50 years ago, Lyndon Johnson was president, the first human heart transplant occurred in Cape Town, South Africa, and the Green Bay Packers and Oakland Raiders headed toward the Super Bowl having defeated their NFL and AFL opponents on New Year’s Eve. Rolling Stone reviewed two LPs released as 1967 came to a close: Donovan’s A Gift from a Flower to a Garden and Got that Feeling: Jimi Hendrix Plays, Curtis Knight Sings. More somberly the now-famous music magazine, only in its fourth issue, eulogized the “Crown Prince of Soul” Otis Redding, tragically killed in a plane crash on December 10, 1967 at only 26 years old. Never to see 1968, Redding’s (Sittin’ on) The Dock of the Bay was released on January 8 and became the first posthumous single to top the US charts, as well as one of the enduring songs of the year.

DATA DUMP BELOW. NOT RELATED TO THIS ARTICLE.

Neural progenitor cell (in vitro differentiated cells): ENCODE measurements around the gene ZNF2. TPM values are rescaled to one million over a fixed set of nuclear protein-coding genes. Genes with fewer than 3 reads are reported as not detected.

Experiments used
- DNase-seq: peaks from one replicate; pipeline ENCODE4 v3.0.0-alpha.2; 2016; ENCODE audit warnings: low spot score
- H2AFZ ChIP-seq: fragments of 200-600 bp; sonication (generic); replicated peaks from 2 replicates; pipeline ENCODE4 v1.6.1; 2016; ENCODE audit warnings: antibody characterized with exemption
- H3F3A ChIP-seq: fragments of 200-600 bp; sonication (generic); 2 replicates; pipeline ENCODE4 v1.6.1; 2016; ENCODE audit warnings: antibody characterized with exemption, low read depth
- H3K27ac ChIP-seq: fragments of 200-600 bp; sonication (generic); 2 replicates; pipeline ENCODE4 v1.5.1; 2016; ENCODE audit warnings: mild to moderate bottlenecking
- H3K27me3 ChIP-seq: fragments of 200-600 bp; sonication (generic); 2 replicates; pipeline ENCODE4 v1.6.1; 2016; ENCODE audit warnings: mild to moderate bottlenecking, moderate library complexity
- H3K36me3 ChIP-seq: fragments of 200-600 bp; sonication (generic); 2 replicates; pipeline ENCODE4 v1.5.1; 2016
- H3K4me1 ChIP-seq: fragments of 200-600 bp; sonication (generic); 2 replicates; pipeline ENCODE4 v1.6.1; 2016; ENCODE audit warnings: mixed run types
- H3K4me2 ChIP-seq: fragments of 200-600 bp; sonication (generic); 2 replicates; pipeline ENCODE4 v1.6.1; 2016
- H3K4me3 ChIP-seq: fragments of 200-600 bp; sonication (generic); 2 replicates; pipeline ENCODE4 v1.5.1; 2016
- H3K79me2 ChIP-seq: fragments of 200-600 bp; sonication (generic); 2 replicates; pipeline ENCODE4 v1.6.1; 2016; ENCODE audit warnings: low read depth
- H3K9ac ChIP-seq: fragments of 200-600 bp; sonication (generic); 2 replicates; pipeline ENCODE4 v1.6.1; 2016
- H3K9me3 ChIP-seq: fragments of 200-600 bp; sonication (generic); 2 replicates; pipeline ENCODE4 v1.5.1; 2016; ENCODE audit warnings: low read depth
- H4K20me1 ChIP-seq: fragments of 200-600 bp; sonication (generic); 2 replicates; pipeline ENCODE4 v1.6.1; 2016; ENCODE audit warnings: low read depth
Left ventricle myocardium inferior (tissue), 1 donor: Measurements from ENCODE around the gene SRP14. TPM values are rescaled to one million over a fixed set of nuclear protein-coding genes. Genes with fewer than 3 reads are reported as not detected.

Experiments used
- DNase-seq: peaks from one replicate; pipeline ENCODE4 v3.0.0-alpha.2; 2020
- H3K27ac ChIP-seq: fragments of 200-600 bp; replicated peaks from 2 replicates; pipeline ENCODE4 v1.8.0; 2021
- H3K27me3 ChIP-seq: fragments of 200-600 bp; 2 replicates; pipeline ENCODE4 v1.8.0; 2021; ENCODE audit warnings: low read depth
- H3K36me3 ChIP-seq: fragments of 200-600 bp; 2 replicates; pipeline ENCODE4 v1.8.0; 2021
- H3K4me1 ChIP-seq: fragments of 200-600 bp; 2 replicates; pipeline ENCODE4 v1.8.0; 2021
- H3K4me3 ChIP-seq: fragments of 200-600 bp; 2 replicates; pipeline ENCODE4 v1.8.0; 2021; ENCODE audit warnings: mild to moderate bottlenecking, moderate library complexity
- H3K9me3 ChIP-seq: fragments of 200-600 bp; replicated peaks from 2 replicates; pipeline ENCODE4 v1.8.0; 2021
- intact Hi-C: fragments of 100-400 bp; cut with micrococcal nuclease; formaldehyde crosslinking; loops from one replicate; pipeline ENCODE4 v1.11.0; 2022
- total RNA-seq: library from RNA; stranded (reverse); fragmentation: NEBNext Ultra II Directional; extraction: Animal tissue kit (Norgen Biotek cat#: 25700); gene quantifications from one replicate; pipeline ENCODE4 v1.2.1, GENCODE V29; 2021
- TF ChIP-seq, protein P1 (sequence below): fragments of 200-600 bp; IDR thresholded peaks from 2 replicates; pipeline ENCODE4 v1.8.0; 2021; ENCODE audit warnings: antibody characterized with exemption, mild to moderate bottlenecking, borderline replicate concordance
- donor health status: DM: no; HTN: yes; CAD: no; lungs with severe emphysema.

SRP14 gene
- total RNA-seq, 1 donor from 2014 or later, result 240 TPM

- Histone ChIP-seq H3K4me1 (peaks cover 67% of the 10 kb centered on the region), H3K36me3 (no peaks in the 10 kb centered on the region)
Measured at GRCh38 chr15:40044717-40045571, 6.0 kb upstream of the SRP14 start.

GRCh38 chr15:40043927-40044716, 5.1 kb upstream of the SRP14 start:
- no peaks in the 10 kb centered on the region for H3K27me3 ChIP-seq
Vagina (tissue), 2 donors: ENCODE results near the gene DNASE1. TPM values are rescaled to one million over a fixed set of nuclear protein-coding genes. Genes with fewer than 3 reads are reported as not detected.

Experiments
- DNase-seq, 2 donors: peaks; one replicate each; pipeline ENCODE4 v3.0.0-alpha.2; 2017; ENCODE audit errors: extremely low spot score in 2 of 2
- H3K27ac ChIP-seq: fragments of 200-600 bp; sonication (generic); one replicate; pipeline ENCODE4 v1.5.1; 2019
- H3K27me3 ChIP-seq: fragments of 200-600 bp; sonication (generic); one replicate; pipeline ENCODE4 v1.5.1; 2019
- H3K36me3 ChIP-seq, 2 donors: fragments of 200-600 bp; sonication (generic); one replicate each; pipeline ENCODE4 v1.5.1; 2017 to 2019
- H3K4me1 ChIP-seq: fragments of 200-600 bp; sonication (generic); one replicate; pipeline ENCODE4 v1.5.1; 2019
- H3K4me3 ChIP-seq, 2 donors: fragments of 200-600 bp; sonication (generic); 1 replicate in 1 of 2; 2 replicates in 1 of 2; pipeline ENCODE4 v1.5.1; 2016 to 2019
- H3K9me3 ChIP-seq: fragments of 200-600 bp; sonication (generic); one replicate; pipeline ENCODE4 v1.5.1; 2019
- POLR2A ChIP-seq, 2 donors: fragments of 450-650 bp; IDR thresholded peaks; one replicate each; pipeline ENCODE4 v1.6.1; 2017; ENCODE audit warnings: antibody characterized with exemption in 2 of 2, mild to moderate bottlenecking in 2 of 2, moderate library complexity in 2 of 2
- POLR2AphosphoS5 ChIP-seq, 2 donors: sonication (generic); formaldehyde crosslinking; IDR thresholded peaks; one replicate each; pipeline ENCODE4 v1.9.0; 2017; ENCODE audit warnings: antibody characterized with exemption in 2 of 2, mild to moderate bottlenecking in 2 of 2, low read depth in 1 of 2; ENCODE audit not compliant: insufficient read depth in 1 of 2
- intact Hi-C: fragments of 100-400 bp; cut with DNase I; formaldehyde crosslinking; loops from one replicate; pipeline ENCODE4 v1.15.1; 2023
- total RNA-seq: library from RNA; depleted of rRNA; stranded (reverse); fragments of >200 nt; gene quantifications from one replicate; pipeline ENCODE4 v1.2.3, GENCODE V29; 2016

What occurred in the following months changed the United States and the world irreparably. Escalation in Vietnam. Civil rights, antiwar, and student protests around the globe. The assassinations of Martin Luther King Jr. and Robert F. Kennedy. The continued rise of the counterculture. New music, new styles, new ideas. Tragedy and rebellion. Welcome to 1968. Visit the Lilly Library’s foyer and Slocum Room to view a wide array of materials from this groundbreaking year. Items on display include notable publications in literature, poetry, and science fiction, as well as materials covering the politics and protest movements, music and movies, countercultural happenings, and fashions of the year.